Valeria Gontareva Image Credit: Reuters

Kiev: Ukraine’s Central Bank Governor Valeria Gontereva has resigned, an official said on Monday, depriving it of a tough reformer capable of taking on vested interests at a time when the country is recovering from a steep recession.

Praised by investors and the International Monetary Fund, Gontareva’s tough anti-crisis measures saw her vilified by some lawmakers and local businessmen. A hate campaign against her included a protest leaving a coffin at her door.

A former investment banker and business partner of President Petro Poroshenko, Gontareva took charge nearly three years ago after Russia’s annexation of Crimea and with the country in the throes of a pro-Russian separatist uprising.

Her departure nearly completes an exodus of reformers who were appointed after Poroshenko’s pro-Western administration took charge following the Maidan street protests in 2013/2014.

It comes a week after the International Monetary Fund, which supports Ukraine with a $17.5 billion bailout package, said that domestic politics could derail crucial reforms such as raising the pension age or lifting a ban on land sales.

Gontareva will give a news conference at 1100 (0800 GMT).

“Yes, it’s true, she has submitted (her resignation),” the official said, confirming a report by Interfax.

Gontareva introduced sweeping reforms, including shutting down half Ukraine’s lenders and switching to a flexible exchange rate. Economic growth is expected to be 2 per cent this year, according to the IMF’s forecast.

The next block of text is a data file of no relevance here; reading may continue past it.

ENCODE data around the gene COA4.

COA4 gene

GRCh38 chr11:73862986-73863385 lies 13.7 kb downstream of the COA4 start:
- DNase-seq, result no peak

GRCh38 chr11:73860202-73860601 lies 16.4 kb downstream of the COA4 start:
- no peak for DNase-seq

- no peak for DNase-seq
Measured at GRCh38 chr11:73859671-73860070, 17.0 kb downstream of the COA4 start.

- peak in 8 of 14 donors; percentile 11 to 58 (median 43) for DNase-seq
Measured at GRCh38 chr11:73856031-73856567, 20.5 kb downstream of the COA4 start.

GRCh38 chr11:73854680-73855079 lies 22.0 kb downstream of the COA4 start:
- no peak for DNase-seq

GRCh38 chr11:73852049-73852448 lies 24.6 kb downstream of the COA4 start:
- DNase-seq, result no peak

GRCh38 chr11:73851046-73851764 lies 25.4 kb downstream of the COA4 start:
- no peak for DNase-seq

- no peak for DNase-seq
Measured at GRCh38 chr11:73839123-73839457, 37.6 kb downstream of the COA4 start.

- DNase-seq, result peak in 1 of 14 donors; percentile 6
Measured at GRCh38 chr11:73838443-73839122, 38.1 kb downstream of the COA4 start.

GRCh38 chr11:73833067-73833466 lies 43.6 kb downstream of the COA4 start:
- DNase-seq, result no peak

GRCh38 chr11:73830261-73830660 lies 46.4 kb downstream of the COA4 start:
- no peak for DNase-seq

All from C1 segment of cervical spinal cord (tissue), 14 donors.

No successor has been named as of now. The office of Poroshenko, who is responsible for choosing and dismissing the central bank governor, declined immediate comment.

Other reformers who quit or were pushed out include Economy Minister Aivaras Abromavicius, who resigned and accused a close Poroshenko ally of corruption. Others include the technocrat finance minister and the head of the national police.

“The government hasn’t been technocratic for a while since Yatseniuk, Aivaras Abromavicius etc left,” said Evghenia Sleptsova, economist for Central and Eastern Europe at Oxford Economics in London, referring to ex premier Arseny Yatseniuk.

“Ukraine has made a lot of progress on reform, they have done a lot, but in terms of stamping out corruption and vested interests they are hitting a dead end.” Gontareva had signalled in March that she would quit after the IMF dispersed its latest tranche of aid.

“Yesterday there was a coffin with my head in it at the main entrance of the central bank,” she told journalists on March 2.

“If the whole country sees that as normal, then that’s that.”